Pat Shingleton: "September Storms"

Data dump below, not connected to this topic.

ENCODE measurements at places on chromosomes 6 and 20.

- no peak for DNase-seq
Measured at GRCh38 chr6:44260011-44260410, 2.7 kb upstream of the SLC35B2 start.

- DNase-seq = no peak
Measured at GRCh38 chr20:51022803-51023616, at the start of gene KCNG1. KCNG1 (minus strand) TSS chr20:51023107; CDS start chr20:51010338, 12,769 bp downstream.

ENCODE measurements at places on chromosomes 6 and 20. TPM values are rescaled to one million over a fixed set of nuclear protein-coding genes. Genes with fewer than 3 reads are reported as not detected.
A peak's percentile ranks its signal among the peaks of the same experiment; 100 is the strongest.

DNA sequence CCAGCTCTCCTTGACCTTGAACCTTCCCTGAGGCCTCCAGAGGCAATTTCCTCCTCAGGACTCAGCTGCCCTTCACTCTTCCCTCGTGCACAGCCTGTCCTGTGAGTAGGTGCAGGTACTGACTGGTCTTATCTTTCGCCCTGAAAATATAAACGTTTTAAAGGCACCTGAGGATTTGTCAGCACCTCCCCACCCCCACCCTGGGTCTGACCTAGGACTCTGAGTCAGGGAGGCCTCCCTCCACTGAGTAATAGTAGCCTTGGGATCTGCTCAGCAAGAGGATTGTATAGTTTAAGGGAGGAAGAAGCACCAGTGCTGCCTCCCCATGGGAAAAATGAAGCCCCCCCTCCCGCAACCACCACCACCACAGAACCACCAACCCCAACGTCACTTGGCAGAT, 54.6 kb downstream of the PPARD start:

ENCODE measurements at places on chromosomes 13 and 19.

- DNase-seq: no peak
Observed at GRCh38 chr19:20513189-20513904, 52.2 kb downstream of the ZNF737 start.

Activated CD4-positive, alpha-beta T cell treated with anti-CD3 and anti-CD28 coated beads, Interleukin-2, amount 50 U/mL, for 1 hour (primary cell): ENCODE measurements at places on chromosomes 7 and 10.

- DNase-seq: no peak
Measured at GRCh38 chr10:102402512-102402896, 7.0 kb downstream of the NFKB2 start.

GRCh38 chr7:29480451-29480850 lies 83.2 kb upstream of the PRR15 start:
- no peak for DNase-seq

This excerpt was posted by Isaac Cline, Chief of the U.S. Weather Bureau in Galveston. "Sunday, September 9, 1900 revealed one of the most horrible sights that ever a civilized people looked upon." It was the end of five days of devastation. Never before or since have more Americans died in any single natural disaster. Nearly 7,000 lives were lost because of a hurricane that leveled Galveston. The number of dead and oppressive heat that followed the storm, prevented proper burial. When bodies were weighted and taken deep into the Gulf of Mexico for burial, they washed back onto the Galveston Beach. The greatest death toll from any single hurricane occurred along the coast of Bangladesh on Nov. 12 1970. A gigantic cyclone bombarded the Bay of Bengal spreading a wall of water 20 feet high over the islands and settlements in the Ganges Delta where estimates of 300,000 people drowned. During the middle of the eighteenth century, seafarers believed a major storm would occur around the end of summer, closer to the autumnal equinox. The sailors would refer to these systems in September and October as a "line storm." When the sun crossed the equator or "line" on its journey to the southern hemisphere, its direct rays would also move in a line across the equator. The sun's rays wouldn't create the storm but a thermal contrast did occur. The cool air from the north colliding with super-warm southerly air activated more tropical storm activity. The results are contrasting air masses that produce drastic fronts and winter-type storms in temperate regions. The traditional period for the peak threat of storm activity is the 60-day interval targeted around September 10.
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